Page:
Answer to Question #9937 Submitted to "Ask the Experts"
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How can I measure radium-226 (226Ra) and radon-222 (222Rn) dose to different organs of the body from drinking water that contains radon and radium? For example, if there is 0.124 becquerel per liter (Bq L-1) of radium in water, how can I measure the dose from this radium to the stomach, lungs, kidneys, etc.?
First of all, the internal dose to individual organs from either 226Ra or 222Rn cannot be measured directly. Although some measurements of the amount of these radionuclides in the body may be made with a whole-body counter, detection requires very high concentrations. The best that we can do is to estimate the radiation dose from these radionuclides by theoretical models based on the amount taken into the organ of the body most likely affected. Such models and procedures for estimating internal doses from radium and radon have been developed and refined for over 50 years (y).
Radium—About 85% of the radium ingested is excreted in a short time. Some of the radium remaining in the body is carried by the blood to the bones. Since radium behaves like calcium, it can be incorporated into bones and remain there for a person’s lifetime, and this represents the greatest risk from ingestion of radium. Although you mention only 226Ra, there is another isotope, radium-228 (228Ra), which may also be deposited in bones. The table below shows how to estimate effective whole-body radiation dose from these radionuclides by theoretical models based on Federal Guidance Report 11 on the Environmental Protection Agency website.
For 226Ra, the dose factor is 3.58 × 10-7 sieverts (Sv) per Bq ingested.
|Nuclide||Ingestion Age (years)|
|226Ra||4.6 × 10-7||9.7 × 10-7||6.2 × 10-7||8.1 × 10-7||1.5 × 10-6||2.7 × 10-7|
|228Ra||3.0 × 10-7||5.7 × 10-7||3.5 × 10-7||3.8 × 10-7||5.4 × 10-7||7.0 × 10-7|
1 These coefficients include dose from ingrowth of progeny.
To use this table, you first have to determine the daily intake of radium. This is calculated by the radium concentration in water times the daily amount consumed. At 0.185 Bq L-1 an adult consuming 2 L of water a day would ingest 0.37 Bq of radium. Using Table 2, if the radium is all 226Ra, for ingestion of water at 0.37 Bq a day by an adult, the corresponding effective dose rate would be (0.37 Bq d-1) × (2.7 × 10-7 Sv Bq-1) × (365 d y-1) = 3.65 × 10-5 Sv y-1 or 0.0365 mSv y-1.
You have asked about the dose from 0.124 Bq L-1. For an adult, this would result in about 0.25 Bq a day or (0.25/0.37) × 0.0365 mSv y-1 = 0.025 mSv y-1. In the United States, this amount would be less than 1% of the average normal dose of 3.1 mSv y-1 received by everyone from naturally occurring sources of radiation. Bone cancer from ingestion of radium has only been observed for doses above 10,000 mSv.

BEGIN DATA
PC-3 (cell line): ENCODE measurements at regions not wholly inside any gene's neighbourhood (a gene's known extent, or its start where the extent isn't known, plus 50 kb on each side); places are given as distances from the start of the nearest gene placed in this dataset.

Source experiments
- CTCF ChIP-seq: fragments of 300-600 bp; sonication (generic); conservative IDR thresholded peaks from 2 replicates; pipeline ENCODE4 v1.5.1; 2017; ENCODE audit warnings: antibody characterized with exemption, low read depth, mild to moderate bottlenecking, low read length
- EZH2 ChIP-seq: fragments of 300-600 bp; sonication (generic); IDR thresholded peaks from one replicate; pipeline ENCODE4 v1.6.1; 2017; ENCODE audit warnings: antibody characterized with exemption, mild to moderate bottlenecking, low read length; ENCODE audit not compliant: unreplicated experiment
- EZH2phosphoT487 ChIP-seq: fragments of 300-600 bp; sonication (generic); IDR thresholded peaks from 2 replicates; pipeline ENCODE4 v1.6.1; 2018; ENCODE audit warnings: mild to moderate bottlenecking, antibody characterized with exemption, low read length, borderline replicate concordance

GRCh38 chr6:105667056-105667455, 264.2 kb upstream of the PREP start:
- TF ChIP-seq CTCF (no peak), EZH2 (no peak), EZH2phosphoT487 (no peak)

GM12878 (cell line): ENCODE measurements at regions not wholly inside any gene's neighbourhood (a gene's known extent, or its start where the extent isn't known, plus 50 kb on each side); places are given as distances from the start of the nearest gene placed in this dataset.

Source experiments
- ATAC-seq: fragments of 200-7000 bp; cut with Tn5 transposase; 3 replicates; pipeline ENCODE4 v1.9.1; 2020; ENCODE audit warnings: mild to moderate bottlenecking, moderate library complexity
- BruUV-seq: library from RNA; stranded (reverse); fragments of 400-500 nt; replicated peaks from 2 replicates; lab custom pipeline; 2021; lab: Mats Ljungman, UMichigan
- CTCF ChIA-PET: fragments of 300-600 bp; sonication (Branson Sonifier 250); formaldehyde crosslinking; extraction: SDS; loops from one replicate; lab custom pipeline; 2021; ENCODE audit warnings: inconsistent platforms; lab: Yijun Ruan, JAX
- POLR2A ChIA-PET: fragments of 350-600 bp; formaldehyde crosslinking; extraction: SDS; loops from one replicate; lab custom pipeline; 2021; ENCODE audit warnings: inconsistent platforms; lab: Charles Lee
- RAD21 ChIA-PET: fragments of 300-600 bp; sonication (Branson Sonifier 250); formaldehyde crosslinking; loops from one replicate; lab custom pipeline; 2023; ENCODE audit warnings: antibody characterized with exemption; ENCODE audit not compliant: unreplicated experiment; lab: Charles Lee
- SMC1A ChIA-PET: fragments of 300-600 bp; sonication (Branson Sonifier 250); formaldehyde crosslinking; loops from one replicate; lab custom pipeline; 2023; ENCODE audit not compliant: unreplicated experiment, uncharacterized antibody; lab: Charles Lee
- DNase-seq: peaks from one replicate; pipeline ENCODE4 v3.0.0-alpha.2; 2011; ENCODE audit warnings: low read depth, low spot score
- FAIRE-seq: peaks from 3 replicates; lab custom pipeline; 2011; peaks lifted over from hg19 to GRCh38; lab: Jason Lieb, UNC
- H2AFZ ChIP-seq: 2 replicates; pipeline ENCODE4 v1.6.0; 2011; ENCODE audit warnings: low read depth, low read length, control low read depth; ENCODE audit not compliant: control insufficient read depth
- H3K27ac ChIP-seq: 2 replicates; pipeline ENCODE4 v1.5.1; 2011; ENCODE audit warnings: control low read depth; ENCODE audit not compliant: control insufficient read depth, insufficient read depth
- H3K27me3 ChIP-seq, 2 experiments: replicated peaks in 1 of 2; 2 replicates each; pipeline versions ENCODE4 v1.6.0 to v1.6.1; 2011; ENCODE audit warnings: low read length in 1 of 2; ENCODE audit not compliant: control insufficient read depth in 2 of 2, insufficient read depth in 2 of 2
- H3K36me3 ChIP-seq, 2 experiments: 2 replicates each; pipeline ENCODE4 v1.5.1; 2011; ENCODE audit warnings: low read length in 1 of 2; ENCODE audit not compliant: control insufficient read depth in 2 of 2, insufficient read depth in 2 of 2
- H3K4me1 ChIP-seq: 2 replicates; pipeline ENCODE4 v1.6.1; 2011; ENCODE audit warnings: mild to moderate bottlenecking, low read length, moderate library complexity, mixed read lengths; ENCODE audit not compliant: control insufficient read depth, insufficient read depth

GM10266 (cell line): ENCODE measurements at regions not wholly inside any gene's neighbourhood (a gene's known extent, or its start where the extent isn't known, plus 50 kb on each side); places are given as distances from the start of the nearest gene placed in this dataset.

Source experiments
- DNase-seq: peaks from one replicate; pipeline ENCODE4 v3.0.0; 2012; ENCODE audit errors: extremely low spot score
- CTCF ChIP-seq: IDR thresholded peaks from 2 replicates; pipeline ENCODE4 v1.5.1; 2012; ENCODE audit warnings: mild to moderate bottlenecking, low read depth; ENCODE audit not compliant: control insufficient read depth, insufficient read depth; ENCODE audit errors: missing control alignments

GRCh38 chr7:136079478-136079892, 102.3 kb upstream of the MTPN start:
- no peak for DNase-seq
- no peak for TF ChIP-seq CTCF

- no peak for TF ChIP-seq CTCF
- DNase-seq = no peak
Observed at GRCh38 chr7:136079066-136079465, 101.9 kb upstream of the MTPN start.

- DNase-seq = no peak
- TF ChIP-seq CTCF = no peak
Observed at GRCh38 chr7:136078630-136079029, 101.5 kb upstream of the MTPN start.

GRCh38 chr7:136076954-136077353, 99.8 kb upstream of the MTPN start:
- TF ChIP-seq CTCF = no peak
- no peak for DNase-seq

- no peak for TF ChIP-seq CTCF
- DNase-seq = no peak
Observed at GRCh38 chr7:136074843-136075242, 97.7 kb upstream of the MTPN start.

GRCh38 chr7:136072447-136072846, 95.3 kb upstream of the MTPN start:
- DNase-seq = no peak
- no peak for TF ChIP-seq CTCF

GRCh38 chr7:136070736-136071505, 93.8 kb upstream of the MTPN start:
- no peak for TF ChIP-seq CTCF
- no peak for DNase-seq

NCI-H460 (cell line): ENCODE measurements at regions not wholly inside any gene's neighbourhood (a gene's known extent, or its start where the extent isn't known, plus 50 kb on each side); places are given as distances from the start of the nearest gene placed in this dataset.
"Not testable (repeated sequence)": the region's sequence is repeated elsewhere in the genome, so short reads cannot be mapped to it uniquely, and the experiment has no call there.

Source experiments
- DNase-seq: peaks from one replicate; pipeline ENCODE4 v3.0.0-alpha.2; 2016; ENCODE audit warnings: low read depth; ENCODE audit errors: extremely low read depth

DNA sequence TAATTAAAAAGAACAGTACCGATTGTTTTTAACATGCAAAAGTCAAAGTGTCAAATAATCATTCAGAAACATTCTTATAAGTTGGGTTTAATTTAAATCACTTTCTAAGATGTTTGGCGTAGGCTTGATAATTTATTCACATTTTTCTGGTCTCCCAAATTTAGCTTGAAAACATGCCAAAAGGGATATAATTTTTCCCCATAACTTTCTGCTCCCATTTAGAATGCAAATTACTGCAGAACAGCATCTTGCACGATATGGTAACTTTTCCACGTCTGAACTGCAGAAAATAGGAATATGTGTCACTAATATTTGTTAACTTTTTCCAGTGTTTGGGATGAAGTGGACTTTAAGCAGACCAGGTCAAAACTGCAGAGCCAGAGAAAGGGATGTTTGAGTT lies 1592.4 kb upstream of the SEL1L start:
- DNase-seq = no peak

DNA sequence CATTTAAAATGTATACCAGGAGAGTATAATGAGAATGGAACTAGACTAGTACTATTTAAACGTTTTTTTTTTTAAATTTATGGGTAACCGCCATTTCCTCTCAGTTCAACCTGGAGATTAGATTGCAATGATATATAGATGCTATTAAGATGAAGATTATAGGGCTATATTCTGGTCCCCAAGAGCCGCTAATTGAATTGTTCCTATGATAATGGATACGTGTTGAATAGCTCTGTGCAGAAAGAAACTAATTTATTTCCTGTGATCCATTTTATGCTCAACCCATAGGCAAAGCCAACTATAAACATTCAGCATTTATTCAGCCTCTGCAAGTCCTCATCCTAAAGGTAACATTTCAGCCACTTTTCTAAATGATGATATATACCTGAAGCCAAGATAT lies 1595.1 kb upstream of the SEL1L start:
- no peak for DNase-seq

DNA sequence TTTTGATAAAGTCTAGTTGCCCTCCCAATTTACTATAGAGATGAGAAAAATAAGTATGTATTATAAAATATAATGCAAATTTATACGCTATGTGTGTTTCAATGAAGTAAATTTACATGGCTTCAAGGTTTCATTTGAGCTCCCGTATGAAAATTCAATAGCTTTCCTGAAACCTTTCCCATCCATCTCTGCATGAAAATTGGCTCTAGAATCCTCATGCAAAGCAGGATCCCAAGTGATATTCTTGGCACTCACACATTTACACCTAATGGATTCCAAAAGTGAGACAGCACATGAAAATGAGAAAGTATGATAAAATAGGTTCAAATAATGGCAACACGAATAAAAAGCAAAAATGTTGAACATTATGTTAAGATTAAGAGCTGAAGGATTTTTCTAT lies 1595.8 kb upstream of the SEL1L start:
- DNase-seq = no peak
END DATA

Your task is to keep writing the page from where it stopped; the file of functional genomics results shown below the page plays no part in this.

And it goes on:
Radon—When water containing radon is brought into a house, some of the radon may be released into the air by aeration when the water is used for washing dishes and clothes, showers, or toilets, etc. When radon is released into the air, it can be inhaled and result in radiation dose to the lung. While ingestion of water containing radon may result in stomach cancer, that risk is only about 10% of the risk of developing lung cancer from radon in air. The current practice is to assume that 370 Bq L-1 of radon in water will result in 0.037 Bq L-1 of radon in air. Inhalation of air at this level for a year will result in an effective whole-body dose of about 2 mSv. In the United States, the Environmental Protection Agency recommends reduction of indoor radon levels above 0.148 Bq L-1.
Agency for Toxic Substances and Disease Registry (ATSDR). Toxicological Profile for Radium. ASTDR Division of Toxicology and Environmental Medicine, 1600 Clifton Road NE, Mail Stop F-32, Atlanta, GA 30333; 1990. Available at: atsdr.cdc.gov/ToxProfiles/TP.asp?id=791&tid=154.
Eckerman KF, Wolbarst AB, Richardson Allan CB. Federal Guidance Report 11. Limiting values of radionuclide intake and air concentration and dose conversion factors for inhalation, submersion, and ingestion. Oak Ridge National Laboratory, Oak Ridge, TN 37831, and Office of Radiation Programs, US Environmental Protection Agency, Washington, DC 20460; 1988. Available at: epa.gov/radiation/docs/federal/520-1-88-020.pdf.
National Council on Radiation Protection and Measurements (NCRP). Ionizing radiation exposure of the population of the United States. NCRP Report No. 160; Bethesda, MD; 3 March 2009.
Rowland RE. Radium in humans, a review of US studies. Argonne National Laboratory, Argonne, IL; 1994.
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